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Charles Schwab stock just notched its worst month since 1987 as fears of banking contagion flared

Charles SchwabA Charles Schwab branch in New York City.

Photo by James Leynse/Corbis via Getty Images

  • Shares of Charles Schwab tumbled 33% in March.
  • This resulted in more than $47 billion of the company’s market value being wiped out.
  • The stock’s weak performance comes as Schwab navigates broader banking turmoil and a high-interest-rate environment.

Charles Schwab’s stock just had its worst month in nearly 35 years on mounting concerns around banking contagion and high interest rates continue to weigh on investor sentiment.

Shares of the brokerage giant fell 33% between in March, its weakest performance since the month of the 1987 stock-market crash. That wiped out more than $47 billion of the company’s market value.

The losses came amid a crisis of confidence in the sector after a slew of high-profile failures like Silicon Valley Bank, with concerns only amplifying when UBS was forced to buy out Swiss lender Credit Suisse. In the case of SVB, the firm was left flat-footed by interest-rate hikes that resulted in risk-free government securities yielding more than what they were offering clients.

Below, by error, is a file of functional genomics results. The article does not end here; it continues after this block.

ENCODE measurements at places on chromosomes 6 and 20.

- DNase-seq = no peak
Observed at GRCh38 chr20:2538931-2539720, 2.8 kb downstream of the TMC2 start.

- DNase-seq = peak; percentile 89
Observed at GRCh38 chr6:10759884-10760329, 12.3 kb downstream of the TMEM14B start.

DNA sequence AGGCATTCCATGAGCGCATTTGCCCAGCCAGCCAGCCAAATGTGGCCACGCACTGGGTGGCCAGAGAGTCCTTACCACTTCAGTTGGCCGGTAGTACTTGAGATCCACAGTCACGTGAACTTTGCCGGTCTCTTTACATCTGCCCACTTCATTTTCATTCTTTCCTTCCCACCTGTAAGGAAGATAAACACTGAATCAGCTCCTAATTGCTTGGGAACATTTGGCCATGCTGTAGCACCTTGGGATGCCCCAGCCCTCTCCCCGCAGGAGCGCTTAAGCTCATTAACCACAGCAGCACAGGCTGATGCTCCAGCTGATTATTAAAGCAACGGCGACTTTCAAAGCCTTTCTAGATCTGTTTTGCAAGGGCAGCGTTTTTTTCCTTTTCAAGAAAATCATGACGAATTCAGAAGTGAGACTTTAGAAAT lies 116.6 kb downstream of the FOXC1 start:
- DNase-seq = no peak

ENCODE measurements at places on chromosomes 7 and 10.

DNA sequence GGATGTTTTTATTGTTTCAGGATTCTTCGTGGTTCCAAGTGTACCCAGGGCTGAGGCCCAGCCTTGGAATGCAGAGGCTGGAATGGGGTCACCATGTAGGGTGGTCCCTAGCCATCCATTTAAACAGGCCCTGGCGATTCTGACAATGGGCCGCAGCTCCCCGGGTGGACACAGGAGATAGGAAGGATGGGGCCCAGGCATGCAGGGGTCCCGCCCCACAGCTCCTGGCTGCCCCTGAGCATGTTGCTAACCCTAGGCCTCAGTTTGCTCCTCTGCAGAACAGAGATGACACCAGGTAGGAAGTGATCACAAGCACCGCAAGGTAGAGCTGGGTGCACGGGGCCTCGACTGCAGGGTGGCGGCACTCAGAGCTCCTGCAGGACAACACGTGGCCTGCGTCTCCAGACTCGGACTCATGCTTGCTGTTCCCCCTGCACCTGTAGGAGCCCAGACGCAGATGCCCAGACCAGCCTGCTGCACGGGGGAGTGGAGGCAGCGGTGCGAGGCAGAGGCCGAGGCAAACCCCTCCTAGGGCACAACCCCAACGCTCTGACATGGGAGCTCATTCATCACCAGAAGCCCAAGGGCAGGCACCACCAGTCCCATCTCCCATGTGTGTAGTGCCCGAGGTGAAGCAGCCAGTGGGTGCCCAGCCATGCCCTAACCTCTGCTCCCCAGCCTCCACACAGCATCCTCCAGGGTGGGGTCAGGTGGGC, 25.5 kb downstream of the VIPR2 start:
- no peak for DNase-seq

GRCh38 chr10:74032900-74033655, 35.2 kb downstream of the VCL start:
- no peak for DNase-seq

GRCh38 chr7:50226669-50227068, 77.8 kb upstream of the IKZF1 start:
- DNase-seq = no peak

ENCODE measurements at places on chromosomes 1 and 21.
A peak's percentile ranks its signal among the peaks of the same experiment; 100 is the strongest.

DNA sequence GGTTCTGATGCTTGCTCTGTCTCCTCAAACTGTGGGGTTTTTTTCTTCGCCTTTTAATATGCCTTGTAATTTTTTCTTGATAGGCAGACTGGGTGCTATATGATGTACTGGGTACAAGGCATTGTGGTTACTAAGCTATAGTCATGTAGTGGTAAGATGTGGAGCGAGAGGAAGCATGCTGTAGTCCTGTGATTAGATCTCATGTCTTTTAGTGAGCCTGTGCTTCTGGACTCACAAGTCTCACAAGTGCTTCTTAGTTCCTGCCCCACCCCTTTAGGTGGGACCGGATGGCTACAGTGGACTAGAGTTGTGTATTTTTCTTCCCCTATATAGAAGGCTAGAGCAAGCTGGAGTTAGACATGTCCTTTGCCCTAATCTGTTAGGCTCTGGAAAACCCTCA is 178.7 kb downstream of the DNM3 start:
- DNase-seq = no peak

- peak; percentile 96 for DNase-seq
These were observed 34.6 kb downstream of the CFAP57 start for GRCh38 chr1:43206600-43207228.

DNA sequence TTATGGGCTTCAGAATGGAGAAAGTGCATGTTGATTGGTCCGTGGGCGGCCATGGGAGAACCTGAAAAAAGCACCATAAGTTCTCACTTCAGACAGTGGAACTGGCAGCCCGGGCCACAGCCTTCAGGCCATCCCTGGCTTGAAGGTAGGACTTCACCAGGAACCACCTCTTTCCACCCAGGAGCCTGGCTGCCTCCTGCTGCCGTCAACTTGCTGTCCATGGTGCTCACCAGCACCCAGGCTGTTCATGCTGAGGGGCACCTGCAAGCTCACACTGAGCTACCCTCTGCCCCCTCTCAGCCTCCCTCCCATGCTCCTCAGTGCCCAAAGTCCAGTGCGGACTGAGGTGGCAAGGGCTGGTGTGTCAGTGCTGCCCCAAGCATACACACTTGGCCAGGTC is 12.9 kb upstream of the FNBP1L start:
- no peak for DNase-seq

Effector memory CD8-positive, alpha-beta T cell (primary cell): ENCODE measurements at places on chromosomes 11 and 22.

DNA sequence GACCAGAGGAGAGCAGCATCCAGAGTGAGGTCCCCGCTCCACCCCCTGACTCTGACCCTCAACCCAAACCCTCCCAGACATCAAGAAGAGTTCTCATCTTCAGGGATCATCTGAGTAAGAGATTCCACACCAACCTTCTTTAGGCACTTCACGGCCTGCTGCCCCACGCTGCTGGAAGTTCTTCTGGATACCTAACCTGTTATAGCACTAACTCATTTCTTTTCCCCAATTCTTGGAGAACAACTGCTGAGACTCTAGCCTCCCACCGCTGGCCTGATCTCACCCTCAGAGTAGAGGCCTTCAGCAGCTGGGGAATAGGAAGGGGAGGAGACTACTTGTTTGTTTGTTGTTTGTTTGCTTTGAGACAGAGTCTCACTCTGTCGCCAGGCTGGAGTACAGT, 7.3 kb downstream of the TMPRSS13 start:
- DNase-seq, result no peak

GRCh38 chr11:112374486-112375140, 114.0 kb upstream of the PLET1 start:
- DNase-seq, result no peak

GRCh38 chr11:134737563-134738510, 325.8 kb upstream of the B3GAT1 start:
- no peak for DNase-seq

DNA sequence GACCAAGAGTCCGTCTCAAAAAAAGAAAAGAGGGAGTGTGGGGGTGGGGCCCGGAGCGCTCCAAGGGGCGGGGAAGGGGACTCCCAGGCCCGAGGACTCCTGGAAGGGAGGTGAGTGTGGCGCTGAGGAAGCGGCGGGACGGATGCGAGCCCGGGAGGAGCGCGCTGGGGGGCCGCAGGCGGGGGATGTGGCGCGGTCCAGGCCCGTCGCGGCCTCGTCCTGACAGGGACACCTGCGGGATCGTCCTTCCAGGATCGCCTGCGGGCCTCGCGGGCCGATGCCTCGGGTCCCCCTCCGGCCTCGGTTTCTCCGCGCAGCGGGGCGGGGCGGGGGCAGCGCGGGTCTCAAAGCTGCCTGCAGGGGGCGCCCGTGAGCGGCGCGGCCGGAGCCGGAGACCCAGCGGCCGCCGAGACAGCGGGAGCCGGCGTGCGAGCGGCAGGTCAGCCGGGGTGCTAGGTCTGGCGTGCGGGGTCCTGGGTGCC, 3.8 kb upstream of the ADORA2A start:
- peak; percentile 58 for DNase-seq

While analysts and the company’s own CEO have sought to distance Schwab from SVB-adjacent turmoil, stock investors have been spooked by the roughly $28 billion in bond losses the firm had on paper at the end of 2022, which are also reflective of higher rates. But, unlike SVB, Schwab said in a recent release that there’s a “near-zero chance” the firm will have to sell the portfolio. 

Still, some analysts have tempered their future expectations for the stock. On March 30, Morgan Stanley analyst Michael Cyprys cut his “overweight” rating on the stock to “equalweight” and slashed his 12-month price target to $68, down from $99. Schwab stock traded flat on Monday, down less than 0.1% to $52.34.

“While clients aren’t leaving and SCHW has other sources of liquidity, earnings face more pressure than we had expected,” Cyprys said in an accompanying note to clients.

It’s been a tough time for bank stocks across the board. Bank of America, Wells Fargo, Prudential Financial, and PNC Financial Services all had their worst month since 2020. 

Read the original article on Business Insider
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